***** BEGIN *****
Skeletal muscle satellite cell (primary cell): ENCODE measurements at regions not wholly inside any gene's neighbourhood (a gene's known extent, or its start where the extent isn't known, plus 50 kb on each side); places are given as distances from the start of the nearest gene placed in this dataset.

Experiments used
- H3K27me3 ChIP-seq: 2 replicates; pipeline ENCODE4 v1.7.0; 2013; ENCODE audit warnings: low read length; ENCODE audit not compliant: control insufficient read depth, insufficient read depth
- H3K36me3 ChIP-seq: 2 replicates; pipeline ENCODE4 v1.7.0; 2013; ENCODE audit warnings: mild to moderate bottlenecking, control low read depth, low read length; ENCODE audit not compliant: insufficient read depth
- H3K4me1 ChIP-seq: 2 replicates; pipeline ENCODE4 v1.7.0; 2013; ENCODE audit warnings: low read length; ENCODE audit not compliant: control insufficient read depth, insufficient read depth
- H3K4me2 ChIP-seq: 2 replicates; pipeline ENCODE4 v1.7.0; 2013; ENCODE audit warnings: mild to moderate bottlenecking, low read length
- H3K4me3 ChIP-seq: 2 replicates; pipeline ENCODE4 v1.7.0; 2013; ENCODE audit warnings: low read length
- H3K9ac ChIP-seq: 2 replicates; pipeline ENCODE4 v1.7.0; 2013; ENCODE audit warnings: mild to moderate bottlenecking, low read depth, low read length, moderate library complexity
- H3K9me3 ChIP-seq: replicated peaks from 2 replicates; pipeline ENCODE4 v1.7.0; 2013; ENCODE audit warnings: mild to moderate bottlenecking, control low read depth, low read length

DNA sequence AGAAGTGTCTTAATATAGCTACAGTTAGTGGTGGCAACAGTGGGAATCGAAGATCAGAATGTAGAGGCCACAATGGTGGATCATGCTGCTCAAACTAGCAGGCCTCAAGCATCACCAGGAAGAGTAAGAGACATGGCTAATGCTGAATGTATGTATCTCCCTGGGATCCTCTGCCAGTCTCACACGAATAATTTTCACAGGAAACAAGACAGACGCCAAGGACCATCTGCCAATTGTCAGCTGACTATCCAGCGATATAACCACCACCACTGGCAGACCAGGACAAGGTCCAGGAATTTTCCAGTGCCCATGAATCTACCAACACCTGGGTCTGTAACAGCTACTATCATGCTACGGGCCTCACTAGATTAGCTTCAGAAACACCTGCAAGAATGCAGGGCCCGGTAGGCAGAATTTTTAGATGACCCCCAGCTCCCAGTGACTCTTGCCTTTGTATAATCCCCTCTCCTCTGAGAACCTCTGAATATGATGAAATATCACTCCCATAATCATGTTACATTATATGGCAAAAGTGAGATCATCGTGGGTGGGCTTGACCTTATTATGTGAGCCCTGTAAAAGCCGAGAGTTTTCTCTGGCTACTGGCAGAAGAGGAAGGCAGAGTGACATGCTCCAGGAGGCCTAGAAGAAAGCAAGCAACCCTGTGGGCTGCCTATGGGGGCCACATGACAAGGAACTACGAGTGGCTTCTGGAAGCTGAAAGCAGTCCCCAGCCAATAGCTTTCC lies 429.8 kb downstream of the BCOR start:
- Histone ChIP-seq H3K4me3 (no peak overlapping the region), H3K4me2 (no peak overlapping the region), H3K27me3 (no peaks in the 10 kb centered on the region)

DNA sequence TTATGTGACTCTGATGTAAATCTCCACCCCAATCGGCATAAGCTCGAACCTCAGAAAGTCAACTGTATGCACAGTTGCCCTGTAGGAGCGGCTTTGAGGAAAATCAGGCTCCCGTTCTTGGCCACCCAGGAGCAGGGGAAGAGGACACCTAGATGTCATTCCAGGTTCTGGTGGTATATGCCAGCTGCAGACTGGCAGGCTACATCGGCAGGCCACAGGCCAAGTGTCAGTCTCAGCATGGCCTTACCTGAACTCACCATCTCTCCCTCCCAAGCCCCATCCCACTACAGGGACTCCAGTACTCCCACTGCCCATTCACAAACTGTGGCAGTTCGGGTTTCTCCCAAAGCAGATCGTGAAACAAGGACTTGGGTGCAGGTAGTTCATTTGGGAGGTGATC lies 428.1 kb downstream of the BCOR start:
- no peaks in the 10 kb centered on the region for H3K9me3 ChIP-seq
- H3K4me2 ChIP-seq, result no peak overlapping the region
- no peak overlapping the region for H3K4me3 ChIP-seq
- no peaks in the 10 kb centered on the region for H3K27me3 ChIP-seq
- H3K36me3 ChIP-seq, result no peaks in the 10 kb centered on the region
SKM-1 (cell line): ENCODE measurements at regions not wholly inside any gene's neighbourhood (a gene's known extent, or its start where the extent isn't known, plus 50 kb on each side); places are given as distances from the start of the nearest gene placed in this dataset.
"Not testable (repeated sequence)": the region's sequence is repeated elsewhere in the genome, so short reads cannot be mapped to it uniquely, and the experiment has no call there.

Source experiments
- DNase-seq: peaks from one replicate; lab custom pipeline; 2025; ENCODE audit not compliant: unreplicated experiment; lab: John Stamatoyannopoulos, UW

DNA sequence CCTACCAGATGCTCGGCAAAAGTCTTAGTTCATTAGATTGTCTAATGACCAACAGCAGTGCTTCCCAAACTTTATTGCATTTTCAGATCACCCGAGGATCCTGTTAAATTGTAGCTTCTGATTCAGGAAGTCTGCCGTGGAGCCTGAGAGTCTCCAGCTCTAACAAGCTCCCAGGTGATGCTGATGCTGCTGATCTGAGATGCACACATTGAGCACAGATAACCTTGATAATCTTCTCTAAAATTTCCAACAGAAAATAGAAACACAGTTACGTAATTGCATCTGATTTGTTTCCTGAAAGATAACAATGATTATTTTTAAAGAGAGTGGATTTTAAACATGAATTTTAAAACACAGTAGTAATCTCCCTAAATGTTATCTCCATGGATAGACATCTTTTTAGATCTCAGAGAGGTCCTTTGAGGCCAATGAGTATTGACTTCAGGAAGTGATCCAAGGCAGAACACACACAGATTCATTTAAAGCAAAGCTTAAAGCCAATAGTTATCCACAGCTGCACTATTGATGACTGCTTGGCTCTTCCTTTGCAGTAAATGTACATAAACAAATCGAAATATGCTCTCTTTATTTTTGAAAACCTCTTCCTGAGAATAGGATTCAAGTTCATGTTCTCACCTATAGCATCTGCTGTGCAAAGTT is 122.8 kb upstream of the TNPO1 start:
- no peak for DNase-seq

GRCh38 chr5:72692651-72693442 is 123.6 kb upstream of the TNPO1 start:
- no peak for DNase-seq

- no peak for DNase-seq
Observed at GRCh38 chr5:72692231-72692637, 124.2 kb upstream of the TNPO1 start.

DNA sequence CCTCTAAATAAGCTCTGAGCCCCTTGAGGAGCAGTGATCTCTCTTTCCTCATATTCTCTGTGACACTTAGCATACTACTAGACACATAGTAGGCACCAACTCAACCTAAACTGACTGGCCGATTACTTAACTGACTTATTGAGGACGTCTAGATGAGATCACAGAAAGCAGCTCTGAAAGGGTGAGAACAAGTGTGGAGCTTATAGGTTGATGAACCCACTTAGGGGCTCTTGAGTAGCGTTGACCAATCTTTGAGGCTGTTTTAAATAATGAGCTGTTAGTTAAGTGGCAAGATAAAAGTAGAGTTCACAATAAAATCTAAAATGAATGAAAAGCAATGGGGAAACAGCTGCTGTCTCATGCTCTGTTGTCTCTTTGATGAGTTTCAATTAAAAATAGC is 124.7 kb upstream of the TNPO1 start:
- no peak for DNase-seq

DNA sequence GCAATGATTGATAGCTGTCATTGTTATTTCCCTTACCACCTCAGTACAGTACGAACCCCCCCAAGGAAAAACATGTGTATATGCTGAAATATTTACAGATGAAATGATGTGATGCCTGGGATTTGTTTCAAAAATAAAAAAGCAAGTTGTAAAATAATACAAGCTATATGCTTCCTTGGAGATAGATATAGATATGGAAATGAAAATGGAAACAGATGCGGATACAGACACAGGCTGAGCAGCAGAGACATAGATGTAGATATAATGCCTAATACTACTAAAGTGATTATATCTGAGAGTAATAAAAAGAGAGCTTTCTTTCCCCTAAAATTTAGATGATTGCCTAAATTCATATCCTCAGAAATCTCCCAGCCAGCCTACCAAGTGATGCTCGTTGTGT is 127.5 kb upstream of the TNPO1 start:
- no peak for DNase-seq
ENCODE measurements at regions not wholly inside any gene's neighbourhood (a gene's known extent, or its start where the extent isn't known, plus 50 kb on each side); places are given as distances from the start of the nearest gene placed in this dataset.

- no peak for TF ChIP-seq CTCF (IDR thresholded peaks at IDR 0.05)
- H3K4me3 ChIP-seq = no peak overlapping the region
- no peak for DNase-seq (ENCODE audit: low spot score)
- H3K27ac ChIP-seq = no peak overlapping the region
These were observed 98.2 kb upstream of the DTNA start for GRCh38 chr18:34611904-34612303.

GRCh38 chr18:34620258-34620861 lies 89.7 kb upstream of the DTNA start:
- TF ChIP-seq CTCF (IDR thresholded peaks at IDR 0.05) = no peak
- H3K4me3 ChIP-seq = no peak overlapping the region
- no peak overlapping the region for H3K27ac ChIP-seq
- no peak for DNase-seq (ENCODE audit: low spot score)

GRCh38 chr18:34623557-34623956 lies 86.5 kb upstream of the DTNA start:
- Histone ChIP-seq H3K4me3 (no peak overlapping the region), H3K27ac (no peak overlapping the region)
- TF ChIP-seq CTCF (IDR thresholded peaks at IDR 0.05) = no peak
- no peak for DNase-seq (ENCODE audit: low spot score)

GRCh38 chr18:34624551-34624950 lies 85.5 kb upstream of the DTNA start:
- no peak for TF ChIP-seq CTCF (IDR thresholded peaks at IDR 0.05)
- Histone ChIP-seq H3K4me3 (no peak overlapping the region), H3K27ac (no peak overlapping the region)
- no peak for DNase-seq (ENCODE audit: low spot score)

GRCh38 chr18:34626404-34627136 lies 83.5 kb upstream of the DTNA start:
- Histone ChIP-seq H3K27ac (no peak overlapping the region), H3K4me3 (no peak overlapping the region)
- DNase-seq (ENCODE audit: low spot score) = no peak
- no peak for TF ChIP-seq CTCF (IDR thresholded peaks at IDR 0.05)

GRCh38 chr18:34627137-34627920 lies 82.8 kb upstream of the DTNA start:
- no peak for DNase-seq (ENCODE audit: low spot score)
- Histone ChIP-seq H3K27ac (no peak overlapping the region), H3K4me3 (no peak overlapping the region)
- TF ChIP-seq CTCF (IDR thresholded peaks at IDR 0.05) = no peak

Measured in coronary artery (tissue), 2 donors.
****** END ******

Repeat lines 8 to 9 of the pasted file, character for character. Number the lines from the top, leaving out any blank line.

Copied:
- H3K9ac ChIP-seq: 2 replicates; pipeline ENCODE4 v1.7.0; 2013; ENCODE audit warnings: mild to moderate bottlenecking, low read depth, low read length, moderate library complexity
- H3K9me3 ChIP-seq: replicated peaks from 2 replicates; pipeline ENCODE4 v1.7.0; 2013; ENCODE audit warnings: mild to moderate bottlenecking, control low read depth, low read length